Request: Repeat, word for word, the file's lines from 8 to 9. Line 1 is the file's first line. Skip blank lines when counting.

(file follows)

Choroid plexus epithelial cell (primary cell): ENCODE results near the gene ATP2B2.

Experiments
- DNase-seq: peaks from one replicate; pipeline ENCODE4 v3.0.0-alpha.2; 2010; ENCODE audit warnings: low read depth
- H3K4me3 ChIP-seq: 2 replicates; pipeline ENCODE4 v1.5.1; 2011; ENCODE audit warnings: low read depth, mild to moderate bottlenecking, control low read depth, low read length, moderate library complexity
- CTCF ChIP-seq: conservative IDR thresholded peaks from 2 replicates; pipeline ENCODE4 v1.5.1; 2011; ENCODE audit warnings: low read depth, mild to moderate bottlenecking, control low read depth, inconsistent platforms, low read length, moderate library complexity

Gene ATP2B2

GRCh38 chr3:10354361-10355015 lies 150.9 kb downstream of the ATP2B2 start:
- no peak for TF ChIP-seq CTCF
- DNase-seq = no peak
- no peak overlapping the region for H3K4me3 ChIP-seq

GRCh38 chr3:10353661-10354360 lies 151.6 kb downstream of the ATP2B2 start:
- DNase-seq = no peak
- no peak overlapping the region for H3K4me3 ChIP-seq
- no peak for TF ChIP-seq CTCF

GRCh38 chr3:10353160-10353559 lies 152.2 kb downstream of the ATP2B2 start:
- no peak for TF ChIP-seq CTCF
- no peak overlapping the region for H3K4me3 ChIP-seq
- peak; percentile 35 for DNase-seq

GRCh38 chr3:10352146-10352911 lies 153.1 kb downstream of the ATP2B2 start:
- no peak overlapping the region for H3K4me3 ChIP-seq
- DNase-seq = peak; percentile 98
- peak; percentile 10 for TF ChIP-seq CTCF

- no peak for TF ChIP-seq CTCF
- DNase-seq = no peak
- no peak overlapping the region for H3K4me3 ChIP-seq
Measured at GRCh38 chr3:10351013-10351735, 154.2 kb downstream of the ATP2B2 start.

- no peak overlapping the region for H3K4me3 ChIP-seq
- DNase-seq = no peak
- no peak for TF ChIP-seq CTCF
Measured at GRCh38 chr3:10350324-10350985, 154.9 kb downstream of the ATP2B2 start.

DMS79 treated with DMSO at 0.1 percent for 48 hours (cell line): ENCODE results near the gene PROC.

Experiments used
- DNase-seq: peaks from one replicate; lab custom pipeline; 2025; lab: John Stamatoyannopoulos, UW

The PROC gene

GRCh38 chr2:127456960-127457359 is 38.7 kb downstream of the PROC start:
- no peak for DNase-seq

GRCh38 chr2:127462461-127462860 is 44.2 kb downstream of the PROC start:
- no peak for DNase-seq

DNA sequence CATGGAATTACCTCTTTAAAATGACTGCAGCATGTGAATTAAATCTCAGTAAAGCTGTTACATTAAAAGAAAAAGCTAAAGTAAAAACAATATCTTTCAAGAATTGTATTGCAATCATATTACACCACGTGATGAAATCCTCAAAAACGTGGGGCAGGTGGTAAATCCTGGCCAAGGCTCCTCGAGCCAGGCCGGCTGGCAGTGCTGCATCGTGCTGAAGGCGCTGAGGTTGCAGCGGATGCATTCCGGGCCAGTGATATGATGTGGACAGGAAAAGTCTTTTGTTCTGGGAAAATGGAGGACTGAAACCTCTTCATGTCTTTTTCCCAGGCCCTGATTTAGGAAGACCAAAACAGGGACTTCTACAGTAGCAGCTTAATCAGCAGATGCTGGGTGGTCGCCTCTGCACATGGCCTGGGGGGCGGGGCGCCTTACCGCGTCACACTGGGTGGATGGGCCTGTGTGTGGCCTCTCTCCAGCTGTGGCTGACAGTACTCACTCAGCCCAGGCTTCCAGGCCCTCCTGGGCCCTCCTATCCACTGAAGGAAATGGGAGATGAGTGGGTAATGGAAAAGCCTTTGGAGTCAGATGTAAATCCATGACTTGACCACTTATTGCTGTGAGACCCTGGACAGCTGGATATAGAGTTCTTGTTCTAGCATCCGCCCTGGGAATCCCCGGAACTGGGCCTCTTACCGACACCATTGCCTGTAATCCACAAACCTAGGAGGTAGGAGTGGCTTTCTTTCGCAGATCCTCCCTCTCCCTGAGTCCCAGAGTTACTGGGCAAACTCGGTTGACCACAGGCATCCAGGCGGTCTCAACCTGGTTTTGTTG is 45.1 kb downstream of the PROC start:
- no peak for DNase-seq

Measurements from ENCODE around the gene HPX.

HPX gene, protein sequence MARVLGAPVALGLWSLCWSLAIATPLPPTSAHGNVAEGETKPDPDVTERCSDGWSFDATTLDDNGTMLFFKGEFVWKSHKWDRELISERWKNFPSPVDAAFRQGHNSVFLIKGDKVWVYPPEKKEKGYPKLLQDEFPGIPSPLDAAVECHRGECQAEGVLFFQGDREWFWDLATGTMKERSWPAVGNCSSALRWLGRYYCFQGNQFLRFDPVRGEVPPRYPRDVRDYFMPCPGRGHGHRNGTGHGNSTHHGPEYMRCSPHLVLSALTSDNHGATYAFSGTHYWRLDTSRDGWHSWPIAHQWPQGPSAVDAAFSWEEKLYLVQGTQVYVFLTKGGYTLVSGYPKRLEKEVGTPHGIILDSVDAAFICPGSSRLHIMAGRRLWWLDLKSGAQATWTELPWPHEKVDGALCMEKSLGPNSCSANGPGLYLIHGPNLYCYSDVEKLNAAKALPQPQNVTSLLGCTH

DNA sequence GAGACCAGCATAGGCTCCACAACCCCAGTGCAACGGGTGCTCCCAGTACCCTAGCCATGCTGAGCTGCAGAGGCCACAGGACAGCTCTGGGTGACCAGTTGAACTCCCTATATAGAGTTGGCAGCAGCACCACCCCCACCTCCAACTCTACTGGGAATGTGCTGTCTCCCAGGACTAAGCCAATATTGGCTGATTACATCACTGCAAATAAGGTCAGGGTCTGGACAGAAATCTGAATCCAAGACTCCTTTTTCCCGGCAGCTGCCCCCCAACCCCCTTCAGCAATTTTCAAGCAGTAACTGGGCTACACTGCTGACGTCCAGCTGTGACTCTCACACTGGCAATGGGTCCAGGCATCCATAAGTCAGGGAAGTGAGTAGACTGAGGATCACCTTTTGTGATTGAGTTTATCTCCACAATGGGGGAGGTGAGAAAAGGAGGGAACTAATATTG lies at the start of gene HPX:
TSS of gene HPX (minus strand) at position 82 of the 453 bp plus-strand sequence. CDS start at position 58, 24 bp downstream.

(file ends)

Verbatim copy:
- no peak for TF ChIP-seq CTCF
- DNase-seq = no peak